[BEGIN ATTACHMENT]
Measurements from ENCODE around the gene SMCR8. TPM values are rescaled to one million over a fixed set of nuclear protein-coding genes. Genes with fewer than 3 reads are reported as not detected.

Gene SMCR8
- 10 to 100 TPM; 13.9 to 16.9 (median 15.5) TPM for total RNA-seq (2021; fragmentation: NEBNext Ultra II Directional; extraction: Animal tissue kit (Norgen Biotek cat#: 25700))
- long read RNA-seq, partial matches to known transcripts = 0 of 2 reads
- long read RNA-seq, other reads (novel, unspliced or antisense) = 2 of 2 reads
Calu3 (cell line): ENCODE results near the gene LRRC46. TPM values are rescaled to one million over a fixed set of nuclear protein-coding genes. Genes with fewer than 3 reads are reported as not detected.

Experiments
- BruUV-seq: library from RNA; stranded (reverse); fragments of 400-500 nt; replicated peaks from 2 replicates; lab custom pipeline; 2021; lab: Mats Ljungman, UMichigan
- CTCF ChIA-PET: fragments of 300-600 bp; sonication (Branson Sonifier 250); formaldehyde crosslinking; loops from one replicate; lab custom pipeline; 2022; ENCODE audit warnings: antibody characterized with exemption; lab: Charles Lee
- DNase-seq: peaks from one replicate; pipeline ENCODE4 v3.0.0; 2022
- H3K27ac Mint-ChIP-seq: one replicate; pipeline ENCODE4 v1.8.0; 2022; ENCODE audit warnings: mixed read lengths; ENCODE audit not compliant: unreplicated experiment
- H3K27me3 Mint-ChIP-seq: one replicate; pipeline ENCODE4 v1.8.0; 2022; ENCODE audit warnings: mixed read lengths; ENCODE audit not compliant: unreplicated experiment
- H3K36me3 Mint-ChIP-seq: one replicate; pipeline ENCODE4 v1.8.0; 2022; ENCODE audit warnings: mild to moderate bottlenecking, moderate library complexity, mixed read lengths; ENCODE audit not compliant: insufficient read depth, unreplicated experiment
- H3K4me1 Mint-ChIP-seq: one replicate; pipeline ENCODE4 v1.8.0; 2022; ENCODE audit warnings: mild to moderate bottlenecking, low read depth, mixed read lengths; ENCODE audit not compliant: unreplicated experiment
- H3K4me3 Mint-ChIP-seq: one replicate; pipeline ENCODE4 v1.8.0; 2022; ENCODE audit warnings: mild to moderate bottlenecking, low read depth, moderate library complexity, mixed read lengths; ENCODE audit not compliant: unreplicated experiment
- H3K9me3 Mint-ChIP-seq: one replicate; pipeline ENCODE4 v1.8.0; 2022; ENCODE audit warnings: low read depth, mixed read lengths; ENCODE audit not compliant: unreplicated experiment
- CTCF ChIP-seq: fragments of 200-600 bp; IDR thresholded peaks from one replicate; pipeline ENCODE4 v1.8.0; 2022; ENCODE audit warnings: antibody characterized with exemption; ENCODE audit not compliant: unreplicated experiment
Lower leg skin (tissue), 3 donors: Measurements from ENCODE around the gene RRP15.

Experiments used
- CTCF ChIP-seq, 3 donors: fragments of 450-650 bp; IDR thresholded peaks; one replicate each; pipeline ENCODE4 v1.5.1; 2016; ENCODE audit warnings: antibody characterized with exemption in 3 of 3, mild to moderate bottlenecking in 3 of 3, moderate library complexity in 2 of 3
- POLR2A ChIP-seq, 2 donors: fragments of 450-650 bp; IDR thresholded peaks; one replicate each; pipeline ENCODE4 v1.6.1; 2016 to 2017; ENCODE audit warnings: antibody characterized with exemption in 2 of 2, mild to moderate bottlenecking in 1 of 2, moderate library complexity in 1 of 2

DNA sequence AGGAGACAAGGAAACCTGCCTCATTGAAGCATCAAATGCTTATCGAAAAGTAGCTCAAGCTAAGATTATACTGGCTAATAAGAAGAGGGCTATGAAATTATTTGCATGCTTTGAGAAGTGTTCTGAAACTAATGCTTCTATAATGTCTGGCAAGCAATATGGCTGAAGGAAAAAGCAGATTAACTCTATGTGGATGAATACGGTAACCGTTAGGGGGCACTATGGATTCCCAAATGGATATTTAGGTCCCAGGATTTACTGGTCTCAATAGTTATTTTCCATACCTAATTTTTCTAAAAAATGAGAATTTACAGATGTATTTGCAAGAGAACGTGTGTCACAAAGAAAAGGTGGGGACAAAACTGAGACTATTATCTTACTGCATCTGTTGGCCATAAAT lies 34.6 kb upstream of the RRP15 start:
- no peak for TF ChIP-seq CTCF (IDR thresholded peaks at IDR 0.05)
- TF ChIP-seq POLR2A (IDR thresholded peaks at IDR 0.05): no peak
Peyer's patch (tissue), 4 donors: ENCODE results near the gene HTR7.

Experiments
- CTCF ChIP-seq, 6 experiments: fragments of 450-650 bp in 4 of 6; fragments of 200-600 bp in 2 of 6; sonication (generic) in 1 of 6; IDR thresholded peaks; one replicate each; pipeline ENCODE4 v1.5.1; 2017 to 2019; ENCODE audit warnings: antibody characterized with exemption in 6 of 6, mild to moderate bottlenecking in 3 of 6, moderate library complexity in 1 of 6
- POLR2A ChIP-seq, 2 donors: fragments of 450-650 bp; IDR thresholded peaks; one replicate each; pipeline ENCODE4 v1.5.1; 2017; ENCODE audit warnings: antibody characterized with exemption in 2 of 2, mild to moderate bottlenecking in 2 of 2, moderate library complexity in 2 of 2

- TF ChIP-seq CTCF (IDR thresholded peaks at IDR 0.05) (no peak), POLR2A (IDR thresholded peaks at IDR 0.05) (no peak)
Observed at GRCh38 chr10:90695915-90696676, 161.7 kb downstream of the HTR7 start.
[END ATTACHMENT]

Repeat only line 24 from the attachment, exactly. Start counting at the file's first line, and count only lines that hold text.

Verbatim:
- TF ChIP-seq POLR2A (IDR thresholded peaks at IDR 0.05): no peak